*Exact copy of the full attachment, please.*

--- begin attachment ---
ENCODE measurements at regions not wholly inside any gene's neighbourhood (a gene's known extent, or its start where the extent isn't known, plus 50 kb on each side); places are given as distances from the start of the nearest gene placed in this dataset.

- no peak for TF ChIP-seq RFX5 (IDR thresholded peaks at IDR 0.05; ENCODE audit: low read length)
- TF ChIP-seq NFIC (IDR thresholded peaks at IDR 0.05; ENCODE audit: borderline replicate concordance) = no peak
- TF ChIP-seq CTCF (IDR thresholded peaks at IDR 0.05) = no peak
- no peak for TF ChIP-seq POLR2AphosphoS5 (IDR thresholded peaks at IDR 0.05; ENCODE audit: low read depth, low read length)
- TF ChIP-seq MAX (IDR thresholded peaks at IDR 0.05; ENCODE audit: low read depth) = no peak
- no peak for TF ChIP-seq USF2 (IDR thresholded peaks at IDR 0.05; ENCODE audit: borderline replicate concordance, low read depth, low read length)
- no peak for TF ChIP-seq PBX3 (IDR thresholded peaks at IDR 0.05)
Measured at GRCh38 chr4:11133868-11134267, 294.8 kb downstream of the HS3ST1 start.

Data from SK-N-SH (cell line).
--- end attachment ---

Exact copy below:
ENCODE measurements at regions not wholly inside any gene's neighbourhood (a gene's known extent, or its start where the extent isn't known, plus 50 kb on each side); places are given as distances from the start of the nearest gene placed in this dataset.

- no peak for TF ChIP-seq RFX5 (IDR thresholded peaks at IDR 0.05; ENCODE audit: low read length)
- TF ChIP-seq NFIC (IDR thresholded peaks at IDR 0.05; ENCODE audit: borderline replicate concordance) = no peak
- TF ChIP-seq CTCF (IDR thresholded peaks at IDR 0.05) = no peak
- no peak for TF ChIP-seq POLR2AphosphoS5 (IDR thresholded peaks at IDR 0.05; ENCODE audit: low read depth, low read length)
- TF ChIP-seq MAX (IDR thresholded peaks at IDR 0.05; ENCODE audit: low read depth) = no peak
- no peak for TF ChIP-seq USF2 (IDR thresholded peaks at IDR 0.05; ENCODE audit: borderline replicate concordance, low read depth, low read length)
- no peak for TF ChIP-seq PBX3 (IDR thresholded peaks at IDR 0.05)
Measured at GRCh38 chr4:11133868-11134267, 294.8 kb downstream of the HS3ST1 start.

Data from SK-N-SH (cell line).